The CPS isolated from the AKE extract of A. ostoyae by precipitation with 1 volume of EtOH was further purified by ion exchange chromatography (IEC) and size exclusion chromatography (SEC), yielding two PS fractions, AKPS1V-1 (66.6 kDa) and AKPS1V-2 (15.3 kDa), both of which composed mainly of glucose AKPS1V-1 (100%) and AKPS1V-2 (>86%). AKPS1V-2 exhibited a more significant antioxidant potential than AKPS1V-1 due probably to its lower MW. The linkage and structural characteristics of AKPS1V-2 were further identified, consisting of (1→6)-β -D-glucose and (1→3)-β-D-glucose and (1→3)-α-D-galactose residues in a ratio of 3:1:1 in the main chain branched with (1→3)-β-D-glucose residue. Although PS from many mushrooms have been reported to have significant antioxidant activities, these PS are mostly crude or partially purified PS fractions with proteins and low-MW pigments. To identify the constituents actually responsible for the antioxidant activities of CPS from mushrooms clearly and quantitatively, we further tested the CPS from three important medicinal mushrooms, Lentinus edodes, Grifola frondosa and Trametes versicolor. CPS was isolated from the hot water extract of each mushroom by EtOH precipitation contained 15-30% (w/w) total proteins and 2-5% phenolics. The CPS were fractionated by IEC and the neutral and slightly ionic PS fractions (eluted with 0 and 0.1 M NaCl) contained 70-80% carbohydrate with low protein and phenolic contents, while the ionic PS fractions (eluted with 0.3 and 0.7 NaCl) had higher contents of protein (20-70%) and phenolics (2-13%). The antioxidant activities of all PS fractions showed significant correlations to the total phenolic content and protein contents but not to the carbohydrate content. Purified PS free of phenolics and proteins had no significant activities. Therefore, phenolic and protein components instead of carbohydrates were mainly responsible for the antioxidant activities of mushroom CPS. This thesis presents new research results and findings which will make valuable contributions to the development and understanding of the processes and conditions for effective extraction, isolation and purification of PS from edible and medicinal mushrooms and their influences on the properties and bioactivities of PS and the property-bioactivity relationship.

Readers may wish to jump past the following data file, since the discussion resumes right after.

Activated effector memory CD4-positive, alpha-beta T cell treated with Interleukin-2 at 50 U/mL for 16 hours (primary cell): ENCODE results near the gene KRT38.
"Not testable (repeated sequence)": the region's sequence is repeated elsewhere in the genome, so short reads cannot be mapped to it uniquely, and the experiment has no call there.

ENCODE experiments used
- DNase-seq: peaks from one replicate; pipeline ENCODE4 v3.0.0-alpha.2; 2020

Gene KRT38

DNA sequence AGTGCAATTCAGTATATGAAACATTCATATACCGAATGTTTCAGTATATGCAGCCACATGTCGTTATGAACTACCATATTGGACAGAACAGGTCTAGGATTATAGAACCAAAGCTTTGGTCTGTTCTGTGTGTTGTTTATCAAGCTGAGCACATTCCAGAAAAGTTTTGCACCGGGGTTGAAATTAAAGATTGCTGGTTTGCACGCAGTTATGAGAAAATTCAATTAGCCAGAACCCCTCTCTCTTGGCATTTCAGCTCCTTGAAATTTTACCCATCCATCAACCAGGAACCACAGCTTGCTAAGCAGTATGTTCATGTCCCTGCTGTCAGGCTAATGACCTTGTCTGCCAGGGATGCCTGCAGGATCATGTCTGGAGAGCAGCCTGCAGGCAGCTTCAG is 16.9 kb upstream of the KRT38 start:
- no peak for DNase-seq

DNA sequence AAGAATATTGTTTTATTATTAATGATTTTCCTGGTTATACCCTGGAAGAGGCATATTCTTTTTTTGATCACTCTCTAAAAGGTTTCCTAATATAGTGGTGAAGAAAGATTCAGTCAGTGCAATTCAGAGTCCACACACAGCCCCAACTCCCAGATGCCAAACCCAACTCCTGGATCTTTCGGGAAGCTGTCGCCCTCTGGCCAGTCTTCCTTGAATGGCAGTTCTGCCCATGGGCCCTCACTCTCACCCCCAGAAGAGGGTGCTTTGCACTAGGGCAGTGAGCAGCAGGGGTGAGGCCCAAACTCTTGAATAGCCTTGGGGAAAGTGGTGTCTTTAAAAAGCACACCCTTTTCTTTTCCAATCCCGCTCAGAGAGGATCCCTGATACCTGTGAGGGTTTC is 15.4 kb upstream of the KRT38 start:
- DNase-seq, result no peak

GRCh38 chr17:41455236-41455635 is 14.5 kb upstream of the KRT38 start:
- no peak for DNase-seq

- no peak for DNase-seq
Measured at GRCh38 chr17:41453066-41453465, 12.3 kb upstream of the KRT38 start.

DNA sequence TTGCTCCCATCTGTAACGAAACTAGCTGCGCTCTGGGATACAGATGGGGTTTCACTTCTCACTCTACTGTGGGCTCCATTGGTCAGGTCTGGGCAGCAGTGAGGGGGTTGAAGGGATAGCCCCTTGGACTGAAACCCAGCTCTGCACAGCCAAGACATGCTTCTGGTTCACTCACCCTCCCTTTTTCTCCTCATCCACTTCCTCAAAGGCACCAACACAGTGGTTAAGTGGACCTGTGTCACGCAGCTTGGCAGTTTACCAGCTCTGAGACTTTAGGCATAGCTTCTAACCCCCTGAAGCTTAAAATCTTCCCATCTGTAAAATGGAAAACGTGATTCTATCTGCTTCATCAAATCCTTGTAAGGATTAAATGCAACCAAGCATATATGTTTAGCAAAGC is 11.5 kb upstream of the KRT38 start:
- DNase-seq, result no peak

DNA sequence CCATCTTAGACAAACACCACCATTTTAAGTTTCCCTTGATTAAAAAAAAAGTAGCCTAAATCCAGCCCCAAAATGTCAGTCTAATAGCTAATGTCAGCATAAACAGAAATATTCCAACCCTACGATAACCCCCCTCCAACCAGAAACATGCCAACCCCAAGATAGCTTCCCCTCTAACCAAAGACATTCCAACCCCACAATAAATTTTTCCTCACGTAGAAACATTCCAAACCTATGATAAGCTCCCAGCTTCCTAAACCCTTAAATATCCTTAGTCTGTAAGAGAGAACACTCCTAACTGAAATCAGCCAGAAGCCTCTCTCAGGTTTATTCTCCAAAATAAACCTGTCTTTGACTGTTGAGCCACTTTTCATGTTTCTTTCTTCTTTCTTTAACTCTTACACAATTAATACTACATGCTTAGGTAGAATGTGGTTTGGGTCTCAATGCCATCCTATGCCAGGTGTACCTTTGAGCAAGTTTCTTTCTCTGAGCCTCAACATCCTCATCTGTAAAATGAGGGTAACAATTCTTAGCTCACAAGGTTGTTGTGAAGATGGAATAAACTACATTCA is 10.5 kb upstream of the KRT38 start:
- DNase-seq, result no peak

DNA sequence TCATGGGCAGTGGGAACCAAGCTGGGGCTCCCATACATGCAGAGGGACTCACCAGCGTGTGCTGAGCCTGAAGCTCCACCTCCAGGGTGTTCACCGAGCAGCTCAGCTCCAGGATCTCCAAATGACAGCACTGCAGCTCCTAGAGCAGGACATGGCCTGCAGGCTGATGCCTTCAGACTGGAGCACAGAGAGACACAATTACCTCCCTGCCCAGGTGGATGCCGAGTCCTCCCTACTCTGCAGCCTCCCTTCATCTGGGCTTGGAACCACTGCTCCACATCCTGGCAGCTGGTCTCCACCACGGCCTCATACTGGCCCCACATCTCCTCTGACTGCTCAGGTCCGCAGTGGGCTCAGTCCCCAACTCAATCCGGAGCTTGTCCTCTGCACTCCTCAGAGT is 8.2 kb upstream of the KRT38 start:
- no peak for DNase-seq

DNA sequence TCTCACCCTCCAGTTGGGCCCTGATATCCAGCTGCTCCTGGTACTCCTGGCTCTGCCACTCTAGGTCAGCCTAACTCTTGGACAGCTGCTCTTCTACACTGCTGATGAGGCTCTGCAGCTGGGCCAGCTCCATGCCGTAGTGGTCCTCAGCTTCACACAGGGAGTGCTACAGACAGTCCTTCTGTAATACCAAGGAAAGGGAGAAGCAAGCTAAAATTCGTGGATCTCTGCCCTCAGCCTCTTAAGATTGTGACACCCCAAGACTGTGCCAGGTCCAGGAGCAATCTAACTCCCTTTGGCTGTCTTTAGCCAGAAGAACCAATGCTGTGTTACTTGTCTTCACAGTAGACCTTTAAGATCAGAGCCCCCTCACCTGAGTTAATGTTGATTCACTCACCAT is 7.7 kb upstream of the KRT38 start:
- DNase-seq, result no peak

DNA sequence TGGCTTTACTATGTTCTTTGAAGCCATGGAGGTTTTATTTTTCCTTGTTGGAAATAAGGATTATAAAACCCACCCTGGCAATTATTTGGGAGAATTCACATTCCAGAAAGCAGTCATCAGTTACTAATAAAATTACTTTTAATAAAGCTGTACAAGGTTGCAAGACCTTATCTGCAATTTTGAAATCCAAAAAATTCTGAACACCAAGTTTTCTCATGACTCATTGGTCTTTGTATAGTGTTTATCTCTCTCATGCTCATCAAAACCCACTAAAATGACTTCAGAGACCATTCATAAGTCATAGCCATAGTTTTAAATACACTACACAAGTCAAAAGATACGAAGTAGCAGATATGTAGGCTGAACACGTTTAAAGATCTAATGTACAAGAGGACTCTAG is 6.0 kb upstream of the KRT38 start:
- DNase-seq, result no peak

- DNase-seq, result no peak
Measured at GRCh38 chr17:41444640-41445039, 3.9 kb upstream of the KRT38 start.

Description: xxi, 182 leaves : illustrations (some color) ; 30 cm
PolyU Library Call No.: [THS] LG51 .H577P ABCT 2015 Siu
URI: http://hdl.handle.net/10397/7505
Rights: All rights reserved.